(Mr Waterman) If there was that focus on bullying, and obviously the human rights commissioner would see it as one of his or her priorities, then it could assist in drawing together the good practice and giving people a resource beyond the local authority. In terms of where young people can go, and we still have a way to go, there are the connections personal advisers, which are now in schools, there are child protection co-ordinators in schools, and there are mechanisms. In Gateshead there is a CD-Rom for teachers and children on anti-bullying which Rotary International have supported. There are initiatives. It is getting that into every school because obviously there are huge variations between schools. I think that could be a useful role for a human rights commissioner or a children's rights commissioner.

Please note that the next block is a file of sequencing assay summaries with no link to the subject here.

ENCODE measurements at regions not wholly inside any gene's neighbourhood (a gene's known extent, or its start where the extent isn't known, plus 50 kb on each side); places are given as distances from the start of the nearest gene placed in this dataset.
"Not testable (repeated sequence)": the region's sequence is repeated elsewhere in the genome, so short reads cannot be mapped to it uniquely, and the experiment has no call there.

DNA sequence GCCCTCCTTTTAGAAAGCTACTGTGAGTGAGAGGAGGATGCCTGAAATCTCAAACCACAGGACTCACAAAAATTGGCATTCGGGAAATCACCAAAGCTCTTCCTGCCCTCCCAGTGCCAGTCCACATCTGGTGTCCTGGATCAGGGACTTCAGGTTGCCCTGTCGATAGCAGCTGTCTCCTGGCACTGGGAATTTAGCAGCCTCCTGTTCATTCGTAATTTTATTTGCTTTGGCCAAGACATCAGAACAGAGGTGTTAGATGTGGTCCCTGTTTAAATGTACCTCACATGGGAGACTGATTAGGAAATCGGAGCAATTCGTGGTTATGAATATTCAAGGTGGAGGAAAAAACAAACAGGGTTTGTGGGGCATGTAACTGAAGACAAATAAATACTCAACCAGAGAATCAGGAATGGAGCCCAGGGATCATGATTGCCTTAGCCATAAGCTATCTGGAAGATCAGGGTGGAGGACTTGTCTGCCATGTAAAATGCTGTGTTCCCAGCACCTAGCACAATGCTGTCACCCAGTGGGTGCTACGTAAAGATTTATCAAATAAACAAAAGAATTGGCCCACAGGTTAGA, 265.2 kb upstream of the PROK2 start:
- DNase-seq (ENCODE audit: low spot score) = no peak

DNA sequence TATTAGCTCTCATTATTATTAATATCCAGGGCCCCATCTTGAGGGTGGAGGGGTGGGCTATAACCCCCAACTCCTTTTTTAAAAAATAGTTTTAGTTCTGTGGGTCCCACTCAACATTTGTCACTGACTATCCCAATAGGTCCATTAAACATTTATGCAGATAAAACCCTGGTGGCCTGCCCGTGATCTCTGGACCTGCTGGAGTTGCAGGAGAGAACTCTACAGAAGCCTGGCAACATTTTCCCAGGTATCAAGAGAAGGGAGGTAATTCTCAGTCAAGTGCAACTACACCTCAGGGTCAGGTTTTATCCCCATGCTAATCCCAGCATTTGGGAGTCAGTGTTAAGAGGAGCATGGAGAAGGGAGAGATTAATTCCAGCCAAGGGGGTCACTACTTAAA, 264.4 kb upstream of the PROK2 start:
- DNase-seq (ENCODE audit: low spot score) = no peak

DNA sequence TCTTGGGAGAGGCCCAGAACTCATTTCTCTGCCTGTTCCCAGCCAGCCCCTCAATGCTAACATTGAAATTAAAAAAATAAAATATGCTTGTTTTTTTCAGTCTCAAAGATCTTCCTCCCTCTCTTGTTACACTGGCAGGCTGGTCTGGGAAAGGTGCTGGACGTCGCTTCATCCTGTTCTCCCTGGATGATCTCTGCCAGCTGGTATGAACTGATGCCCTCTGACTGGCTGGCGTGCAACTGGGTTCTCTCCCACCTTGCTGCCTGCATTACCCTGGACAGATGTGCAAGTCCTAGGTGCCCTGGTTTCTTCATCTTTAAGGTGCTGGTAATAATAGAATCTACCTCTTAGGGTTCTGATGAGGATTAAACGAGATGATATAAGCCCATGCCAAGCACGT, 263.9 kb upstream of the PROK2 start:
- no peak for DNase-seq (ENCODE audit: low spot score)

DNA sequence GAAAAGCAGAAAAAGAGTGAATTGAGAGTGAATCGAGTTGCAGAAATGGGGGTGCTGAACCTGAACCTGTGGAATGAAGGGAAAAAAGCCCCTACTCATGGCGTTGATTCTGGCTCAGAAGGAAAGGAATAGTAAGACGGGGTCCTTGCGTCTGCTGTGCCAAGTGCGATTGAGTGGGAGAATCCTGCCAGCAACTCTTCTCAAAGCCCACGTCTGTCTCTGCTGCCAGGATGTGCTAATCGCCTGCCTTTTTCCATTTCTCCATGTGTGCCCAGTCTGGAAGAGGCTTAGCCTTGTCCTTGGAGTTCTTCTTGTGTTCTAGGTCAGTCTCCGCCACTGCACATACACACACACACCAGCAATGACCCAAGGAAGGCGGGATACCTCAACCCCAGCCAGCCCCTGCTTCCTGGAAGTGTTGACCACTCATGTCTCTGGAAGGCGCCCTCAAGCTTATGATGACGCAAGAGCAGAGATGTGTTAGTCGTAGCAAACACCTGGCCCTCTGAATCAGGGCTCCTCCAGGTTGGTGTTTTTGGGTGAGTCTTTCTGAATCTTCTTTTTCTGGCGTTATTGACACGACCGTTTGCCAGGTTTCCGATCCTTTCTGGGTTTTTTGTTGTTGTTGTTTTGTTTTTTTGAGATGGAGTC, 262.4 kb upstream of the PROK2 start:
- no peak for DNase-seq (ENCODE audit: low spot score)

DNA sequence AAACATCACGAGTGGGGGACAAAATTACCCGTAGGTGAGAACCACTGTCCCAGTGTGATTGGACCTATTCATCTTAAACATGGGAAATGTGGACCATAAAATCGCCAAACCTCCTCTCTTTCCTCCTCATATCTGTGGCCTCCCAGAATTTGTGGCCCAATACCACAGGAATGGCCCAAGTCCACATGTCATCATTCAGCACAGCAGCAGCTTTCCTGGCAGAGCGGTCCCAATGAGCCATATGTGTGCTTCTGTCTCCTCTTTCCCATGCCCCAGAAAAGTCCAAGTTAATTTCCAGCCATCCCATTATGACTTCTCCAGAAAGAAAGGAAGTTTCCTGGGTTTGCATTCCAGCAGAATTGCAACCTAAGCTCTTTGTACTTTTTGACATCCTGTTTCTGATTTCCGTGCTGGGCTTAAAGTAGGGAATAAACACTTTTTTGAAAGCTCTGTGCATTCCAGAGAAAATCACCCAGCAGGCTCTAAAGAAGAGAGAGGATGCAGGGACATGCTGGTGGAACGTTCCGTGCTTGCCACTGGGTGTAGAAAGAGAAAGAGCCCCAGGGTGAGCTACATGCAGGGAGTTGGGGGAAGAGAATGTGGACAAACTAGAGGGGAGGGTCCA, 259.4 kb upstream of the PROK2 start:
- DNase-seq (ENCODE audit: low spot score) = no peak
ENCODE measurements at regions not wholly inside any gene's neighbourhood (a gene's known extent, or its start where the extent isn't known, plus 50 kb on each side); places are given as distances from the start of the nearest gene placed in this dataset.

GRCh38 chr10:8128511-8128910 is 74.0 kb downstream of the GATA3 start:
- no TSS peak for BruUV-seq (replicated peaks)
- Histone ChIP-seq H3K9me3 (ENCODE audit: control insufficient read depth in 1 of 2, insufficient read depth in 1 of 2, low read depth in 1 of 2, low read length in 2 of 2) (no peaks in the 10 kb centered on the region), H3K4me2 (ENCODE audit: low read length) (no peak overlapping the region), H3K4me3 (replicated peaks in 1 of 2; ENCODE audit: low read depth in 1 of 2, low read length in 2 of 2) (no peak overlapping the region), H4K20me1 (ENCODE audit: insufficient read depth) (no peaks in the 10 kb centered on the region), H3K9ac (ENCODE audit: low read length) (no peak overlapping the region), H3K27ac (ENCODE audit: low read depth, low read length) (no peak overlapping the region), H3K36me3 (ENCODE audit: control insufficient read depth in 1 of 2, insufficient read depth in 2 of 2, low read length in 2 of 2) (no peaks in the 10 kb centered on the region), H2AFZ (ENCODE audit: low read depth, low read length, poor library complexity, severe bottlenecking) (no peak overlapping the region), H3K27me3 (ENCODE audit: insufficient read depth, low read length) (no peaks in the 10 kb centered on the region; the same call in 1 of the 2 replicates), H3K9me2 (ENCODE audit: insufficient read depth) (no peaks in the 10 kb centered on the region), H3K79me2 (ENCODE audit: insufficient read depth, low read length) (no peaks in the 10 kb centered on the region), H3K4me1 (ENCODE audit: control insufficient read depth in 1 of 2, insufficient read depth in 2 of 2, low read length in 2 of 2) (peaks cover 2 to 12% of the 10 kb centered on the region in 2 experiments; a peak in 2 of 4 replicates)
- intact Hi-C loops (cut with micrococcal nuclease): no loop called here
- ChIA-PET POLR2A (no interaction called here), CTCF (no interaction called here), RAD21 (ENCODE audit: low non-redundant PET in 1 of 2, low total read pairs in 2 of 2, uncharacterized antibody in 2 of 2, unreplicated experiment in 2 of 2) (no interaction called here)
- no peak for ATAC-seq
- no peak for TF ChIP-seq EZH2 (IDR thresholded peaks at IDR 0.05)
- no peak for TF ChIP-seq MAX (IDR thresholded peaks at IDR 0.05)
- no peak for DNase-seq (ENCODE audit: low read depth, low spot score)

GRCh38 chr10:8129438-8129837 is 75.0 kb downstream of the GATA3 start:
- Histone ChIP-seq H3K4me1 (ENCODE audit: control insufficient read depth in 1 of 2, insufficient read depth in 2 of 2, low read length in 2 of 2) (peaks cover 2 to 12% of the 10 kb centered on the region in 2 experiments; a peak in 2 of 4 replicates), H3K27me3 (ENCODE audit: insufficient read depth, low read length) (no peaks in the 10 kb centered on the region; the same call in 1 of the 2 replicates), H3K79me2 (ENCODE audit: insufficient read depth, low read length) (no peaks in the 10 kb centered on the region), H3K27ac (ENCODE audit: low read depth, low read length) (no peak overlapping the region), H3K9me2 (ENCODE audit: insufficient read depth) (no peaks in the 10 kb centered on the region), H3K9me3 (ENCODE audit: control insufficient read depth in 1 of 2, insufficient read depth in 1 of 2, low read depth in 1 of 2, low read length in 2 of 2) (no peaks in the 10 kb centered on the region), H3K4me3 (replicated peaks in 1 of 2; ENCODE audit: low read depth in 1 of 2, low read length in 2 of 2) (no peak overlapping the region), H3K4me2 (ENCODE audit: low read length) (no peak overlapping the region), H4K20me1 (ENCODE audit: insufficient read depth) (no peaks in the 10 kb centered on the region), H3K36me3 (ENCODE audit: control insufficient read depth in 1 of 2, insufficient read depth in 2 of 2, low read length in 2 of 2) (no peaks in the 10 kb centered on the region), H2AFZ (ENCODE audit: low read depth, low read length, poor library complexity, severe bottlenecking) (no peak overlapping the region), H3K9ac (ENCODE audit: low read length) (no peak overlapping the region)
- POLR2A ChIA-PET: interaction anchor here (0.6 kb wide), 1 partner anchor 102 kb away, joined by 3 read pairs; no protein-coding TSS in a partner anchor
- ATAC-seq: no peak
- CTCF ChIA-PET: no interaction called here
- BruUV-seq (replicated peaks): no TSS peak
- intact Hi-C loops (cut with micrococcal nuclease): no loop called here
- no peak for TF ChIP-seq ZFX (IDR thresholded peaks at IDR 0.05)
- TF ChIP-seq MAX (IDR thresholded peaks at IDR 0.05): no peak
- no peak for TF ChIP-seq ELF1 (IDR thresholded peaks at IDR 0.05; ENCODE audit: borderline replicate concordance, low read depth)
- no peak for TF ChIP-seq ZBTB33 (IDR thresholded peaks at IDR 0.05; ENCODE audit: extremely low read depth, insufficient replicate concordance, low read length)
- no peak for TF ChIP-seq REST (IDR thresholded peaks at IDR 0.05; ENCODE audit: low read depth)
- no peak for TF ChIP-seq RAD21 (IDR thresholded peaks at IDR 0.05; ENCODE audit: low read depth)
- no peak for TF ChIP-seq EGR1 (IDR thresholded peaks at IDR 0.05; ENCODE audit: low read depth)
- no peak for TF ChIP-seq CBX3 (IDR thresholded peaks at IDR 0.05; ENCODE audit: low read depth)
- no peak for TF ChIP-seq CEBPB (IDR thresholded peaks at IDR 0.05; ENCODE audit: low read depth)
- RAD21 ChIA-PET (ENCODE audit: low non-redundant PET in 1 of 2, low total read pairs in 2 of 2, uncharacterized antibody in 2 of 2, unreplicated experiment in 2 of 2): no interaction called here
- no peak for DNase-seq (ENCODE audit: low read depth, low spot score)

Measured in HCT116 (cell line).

159. Thank you very, very much, Mr Waterman. Thank you for coming here today. I would just reiterate that anything your organisation would like to submit further in written form we would be very pleased to receive from you.
  (Mr Waterman) Thank you very much for your time.

  Chairman: Thank you.